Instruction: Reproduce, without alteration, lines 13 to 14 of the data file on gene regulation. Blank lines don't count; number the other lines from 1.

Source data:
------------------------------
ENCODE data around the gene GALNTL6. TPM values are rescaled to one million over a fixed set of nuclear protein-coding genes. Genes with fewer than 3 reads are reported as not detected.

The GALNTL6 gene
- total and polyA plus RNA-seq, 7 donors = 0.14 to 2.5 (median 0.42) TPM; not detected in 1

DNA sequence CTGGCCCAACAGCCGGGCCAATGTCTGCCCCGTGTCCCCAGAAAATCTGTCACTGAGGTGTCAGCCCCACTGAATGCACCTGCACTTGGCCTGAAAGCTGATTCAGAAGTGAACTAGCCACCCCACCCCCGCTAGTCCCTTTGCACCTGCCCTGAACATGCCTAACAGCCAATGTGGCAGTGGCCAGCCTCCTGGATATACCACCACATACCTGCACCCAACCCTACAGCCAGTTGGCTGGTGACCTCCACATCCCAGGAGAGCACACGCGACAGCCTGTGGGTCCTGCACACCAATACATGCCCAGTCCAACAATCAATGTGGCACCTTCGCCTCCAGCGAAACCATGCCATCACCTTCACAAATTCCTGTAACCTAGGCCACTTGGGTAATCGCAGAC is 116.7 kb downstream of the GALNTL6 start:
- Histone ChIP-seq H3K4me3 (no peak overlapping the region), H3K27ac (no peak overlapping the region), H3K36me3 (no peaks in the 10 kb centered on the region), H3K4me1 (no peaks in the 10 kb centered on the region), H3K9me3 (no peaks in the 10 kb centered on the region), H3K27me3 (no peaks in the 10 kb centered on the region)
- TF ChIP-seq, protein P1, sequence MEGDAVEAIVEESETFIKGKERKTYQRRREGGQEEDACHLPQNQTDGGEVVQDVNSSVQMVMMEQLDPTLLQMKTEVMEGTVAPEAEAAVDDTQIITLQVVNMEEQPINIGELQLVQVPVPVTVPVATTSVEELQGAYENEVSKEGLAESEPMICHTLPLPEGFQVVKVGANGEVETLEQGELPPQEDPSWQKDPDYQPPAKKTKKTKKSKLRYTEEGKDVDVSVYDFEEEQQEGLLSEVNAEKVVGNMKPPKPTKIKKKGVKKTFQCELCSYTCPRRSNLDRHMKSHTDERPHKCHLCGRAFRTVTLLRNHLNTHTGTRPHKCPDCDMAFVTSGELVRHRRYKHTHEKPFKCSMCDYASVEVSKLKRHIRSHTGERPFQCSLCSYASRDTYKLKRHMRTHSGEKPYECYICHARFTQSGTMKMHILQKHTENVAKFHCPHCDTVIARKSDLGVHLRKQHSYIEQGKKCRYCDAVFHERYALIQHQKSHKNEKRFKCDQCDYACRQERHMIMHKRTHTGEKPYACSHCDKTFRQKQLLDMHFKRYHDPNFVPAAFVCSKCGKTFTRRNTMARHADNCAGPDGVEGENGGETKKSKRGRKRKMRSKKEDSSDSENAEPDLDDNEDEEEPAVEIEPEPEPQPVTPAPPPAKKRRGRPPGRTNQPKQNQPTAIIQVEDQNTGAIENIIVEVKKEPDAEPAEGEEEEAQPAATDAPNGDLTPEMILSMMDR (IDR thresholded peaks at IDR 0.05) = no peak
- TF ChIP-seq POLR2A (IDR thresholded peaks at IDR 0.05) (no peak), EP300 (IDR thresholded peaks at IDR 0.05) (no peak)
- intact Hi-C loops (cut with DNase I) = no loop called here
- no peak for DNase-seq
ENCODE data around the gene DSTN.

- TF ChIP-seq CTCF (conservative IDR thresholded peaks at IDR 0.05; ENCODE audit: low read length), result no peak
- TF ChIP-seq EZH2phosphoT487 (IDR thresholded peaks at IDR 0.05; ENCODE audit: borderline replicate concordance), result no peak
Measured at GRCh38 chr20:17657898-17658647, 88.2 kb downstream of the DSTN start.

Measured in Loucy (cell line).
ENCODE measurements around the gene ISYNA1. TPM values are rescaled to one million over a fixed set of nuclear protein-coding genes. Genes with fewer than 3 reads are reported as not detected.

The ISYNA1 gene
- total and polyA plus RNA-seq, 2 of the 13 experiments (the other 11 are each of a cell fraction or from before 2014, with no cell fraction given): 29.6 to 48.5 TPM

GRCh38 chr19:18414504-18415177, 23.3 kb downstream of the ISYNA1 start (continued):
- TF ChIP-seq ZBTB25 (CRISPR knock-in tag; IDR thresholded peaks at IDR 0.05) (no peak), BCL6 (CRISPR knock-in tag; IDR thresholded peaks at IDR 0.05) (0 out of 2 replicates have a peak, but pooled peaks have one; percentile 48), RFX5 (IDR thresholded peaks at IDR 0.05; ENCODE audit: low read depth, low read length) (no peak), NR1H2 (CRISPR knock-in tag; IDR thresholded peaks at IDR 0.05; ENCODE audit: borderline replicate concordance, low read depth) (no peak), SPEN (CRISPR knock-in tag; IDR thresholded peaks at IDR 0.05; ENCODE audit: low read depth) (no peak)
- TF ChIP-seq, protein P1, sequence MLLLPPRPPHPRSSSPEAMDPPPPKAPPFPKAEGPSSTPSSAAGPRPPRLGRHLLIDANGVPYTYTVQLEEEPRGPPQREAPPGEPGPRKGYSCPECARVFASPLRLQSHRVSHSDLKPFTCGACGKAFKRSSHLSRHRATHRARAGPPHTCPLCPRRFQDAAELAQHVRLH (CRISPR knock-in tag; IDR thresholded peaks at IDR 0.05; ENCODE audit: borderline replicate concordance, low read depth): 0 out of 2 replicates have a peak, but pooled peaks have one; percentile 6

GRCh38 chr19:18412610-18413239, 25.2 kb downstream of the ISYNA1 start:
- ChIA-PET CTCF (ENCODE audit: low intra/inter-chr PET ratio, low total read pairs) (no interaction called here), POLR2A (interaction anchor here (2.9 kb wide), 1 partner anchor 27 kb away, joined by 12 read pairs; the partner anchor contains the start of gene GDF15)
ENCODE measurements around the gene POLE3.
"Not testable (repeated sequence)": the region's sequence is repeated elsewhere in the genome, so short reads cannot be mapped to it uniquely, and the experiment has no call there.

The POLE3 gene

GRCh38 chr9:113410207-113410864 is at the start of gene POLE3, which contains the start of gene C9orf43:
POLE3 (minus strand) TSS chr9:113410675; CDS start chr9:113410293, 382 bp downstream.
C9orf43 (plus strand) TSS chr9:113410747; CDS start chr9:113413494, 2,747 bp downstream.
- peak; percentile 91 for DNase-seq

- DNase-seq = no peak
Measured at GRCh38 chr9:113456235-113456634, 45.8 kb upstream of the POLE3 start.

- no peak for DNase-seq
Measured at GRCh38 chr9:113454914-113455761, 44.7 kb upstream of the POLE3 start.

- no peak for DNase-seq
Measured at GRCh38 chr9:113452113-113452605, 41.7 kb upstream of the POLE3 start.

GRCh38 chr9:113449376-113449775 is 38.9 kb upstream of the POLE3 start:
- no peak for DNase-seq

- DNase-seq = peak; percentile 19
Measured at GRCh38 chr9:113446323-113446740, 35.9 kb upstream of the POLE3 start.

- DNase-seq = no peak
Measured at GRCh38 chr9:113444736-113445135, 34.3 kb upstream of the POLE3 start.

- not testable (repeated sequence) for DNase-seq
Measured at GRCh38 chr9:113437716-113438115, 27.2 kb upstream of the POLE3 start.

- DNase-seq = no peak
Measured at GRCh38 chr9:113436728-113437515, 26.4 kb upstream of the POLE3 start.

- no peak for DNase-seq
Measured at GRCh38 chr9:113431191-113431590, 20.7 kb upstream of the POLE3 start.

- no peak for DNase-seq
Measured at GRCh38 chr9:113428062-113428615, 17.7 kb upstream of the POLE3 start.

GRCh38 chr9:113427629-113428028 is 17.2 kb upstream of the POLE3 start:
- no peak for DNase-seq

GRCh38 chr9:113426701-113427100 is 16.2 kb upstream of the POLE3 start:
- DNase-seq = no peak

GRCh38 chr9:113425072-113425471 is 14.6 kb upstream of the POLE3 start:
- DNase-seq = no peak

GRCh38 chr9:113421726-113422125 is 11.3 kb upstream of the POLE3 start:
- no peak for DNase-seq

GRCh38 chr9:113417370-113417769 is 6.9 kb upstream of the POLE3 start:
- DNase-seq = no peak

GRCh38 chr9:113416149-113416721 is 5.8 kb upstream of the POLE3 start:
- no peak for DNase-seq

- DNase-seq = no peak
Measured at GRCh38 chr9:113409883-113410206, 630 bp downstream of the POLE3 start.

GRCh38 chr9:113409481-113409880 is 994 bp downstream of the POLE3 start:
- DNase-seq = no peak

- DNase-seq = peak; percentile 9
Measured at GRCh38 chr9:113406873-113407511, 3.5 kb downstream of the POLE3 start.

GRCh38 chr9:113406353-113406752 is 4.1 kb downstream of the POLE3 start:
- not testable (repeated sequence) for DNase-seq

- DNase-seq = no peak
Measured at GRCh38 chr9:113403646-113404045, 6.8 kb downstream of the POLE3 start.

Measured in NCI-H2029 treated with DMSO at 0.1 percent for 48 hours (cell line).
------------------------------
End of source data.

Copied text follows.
Measured at GRCh38 chr20:17657898-17658647, 88.2 kb downstream of the DSTN start.

Measured in Loucy (cell line).